I read blogs daily that cover the ongoing changes in publishing, especially in digital channels. Through my little pipeline of RSS feeds, it’s easy to get tunnel vision and assume that, because the publishers I’m reading about are diving in to digital experimentation and thinking about new ways of doing business, that all publishers are doing so. In a few chats I’ve had recently with Australian publishers, agents and staff at writers centres, it’s clear this is not true.
Even The Economist, a conservative journal better known for its coverage of international trade and politics than the publishing industry, is observing the ways technology is changing publishing.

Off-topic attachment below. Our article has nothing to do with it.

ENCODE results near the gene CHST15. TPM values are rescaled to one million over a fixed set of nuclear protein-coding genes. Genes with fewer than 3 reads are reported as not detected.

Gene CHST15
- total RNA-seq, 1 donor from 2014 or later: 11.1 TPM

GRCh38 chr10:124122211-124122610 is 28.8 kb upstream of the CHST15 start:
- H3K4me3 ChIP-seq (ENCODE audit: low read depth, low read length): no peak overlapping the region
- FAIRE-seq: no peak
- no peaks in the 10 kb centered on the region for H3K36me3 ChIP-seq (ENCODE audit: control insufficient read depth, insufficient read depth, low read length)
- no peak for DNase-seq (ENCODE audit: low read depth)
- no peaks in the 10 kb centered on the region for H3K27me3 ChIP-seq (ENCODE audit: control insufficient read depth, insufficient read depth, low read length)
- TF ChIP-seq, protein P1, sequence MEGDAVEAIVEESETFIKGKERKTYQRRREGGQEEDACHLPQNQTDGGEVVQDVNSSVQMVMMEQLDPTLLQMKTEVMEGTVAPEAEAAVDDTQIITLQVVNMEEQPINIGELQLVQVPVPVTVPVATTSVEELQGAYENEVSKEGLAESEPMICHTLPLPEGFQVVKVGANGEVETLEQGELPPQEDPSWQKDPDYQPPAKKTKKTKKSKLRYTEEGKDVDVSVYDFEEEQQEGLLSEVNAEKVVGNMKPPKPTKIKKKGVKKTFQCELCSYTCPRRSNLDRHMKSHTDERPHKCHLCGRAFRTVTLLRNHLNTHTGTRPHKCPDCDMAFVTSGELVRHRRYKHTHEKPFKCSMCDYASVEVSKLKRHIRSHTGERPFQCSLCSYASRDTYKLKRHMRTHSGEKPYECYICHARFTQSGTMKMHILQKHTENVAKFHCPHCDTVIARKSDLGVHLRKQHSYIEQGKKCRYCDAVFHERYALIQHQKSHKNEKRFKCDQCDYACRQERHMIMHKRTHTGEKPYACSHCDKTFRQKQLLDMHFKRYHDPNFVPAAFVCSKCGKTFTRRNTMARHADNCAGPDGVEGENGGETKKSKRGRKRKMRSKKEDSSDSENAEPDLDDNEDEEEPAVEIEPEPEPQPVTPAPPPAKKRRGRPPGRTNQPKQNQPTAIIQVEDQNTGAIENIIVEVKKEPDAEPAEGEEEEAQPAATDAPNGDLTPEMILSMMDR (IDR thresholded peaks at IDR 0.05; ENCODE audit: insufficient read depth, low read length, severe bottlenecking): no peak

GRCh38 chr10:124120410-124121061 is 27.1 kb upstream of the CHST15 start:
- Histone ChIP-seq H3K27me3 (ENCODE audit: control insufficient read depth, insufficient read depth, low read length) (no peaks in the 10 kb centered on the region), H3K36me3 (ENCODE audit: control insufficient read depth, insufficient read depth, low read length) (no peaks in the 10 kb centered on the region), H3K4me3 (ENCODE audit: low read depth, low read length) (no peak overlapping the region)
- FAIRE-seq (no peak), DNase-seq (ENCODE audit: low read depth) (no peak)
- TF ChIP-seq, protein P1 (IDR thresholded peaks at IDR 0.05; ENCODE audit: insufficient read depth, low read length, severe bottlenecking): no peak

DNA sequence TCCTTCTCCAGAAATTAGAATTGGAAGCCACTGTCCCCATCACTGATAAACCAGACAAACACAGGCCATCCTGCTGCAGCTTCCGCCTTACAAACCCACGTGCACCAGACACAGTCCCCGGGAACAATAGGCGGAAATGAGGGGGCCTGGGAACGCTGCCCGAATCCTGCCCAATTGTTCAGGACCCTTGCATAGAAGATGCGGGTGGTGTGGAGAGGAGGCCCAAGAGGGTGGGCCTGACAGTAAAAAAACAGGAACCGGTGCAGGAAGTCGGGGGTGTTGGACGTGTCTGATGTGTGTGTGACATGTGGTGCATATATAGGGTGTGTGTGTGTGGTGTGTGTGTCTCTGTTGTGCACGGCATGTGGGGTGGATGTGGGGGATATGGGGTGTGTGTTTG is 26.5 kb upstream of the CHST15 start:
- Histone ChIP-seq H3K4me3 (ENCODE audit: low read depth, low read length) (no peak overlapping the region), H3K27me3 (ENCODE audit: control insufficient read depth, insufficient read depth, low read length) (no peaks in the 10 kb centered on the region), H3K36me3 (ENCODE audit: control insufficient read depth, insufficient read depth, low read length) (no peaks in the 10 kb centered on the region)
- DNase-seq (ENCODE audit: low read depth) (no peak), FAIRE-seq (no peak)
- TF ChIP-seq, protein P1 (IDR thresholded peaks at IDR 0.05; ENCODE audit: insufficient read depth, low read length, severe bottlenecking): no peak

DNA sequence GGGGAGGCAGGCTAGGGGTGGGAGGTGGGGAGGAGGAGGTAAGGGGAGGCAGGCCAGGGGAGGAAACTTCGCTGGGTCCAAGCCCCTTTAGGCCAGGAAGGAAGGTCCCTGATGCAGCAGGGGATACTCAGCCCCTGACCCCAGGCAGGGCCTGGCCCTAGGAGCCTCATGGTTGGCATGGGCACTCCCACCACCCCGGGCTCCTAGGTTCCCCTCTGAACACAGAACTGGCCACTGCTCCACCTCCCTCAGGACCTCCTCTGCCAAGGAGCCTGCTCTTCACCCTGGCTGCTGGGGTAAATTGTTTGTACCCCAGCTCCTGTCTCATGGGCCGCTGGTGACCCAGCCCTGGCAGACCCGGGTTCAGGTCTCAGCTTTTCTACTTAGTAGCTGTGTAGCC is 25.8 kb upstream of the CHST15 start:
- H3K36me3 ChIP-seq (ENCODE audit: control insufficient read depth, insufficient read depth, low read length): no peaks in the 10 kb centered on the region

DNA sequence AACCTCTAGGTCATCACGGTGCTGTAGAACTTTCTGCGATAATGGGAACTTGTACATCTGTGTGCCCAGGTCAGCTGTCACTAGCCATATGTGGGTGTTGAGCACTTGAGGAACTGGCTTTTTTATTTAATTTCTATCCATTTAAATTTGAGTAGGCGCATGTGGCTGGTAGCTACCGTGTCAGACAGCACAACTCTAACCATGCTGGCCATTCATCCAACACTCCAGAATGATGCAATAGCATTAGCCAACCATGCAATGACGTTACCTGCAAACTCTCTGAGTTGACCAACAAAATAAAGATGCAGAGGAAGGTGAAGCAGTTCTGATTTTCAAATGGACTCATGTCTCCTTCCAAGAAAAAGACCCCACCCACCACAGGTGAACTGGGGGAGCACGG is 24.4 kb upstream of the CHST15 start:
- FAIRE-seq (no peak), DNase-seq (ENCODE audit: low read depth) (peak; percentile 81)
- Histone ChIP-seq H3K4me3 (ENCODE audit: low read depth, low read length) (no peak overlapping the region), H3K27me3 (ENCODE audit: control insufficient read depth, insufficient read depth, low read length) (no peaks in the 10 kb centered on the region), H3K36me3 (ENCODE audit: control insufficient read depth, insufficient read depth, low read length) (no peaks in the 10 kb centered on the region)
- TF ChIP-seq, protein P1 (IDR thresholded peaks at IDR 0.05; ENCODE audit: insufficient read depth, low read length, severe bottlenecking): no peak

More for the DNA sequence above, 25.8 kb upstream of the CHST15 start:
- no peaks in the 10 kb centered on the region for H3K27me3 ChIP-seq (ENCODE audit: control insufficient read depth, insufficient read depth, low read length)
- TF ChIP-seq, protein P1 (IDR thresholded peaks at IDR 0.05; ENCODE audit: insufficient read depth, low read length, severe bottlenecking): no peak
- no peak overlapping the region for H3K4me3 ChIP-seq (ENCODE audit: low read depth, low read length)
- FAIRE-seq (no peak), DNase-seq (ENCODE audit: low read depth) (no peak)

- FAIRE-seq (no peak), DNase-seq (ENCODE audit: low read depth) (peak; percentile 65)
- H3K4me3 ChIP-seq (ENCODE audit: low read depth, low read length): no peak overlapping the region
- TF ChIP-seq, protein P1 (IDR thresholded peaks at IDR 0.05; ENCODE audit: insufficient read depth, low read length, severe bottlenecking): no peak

Publishing has only two indispensable participants: authors and readers. As with music, any technology that brings these two groups closer makes the whole industry more efficient—but hurts those who benefit from the distance between them.
When The Economist starts calling the race it’s time for publishers still in a default mode of “wait and see” to move to “evolve or die”.
[Image Source: libraryman, licensed under Creative Commons Attribution-Noncommercial-Share Alike 2.0]